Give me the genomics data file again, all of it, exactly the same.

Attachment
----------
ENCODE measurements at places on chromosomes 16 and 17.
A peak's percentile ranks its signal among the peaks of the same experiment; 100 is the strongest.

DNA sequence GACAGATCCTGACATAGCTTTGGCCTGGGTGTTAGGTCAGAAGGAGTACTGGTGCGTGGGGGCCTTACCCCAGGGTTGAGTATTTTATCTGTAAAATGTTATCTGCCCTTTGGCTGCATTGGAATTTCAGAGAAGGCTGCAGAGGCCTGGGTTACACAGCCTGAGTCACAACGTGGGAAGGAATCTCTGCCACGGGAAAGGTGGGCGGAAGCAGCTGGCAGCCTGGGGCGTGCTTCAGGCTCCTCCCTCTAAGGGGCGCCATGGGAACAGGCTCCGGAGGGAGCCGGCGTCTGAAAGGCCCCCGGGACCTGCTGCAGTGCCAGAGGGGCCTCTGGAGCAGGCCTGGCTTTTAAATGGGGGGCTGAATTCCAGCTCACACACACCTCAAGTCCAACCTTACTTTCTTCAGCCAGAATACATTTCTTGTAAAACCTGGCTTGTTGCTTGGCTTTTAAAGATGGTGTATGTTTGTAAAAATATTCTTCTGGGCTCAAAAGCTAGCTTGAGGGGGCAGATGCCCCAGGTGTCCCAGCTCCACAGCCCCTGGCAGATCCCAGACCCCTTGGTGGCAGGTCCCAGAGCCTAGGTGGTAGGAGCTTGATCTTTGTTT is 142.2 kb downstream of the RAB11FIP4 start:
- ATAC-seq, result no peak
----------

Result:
ENCODE measurements at places on chromosomes 16 and 17.
A peak's percentile ranks its signal among the peaks of the same experiment; 100 is the strongest.

DNA sequence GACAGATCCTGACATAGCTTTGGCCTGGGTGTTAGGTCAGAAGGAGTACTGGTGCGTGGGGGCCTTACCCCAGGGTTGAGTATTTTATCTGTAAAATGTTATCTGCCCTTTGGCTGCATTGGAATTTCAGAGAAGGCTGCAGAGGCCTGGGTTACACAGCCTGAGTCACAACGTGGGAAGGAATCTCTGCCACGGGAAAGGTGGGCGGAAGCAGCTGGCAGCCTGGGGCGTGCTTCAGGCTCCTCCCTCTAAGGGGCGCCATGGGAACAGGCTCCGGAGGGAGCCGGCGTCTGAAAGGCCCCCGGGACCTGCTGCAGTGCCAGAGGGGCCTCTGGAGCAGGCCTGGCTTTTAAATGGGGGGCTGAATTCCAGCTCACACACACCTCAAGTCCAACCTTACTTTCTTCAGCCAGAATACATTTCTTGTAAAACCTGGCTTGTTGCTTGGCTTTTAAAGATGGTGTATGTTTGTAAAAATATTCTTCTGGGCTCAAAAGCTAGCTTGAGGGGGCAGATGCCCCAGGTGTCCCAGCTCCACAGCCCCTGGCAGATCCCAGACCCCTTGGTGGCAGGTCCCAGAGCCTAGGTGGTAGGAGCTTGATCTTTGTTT is 142.2 kb downstream of the RAB11FIP4 start:
- ATAC-seq, result no peak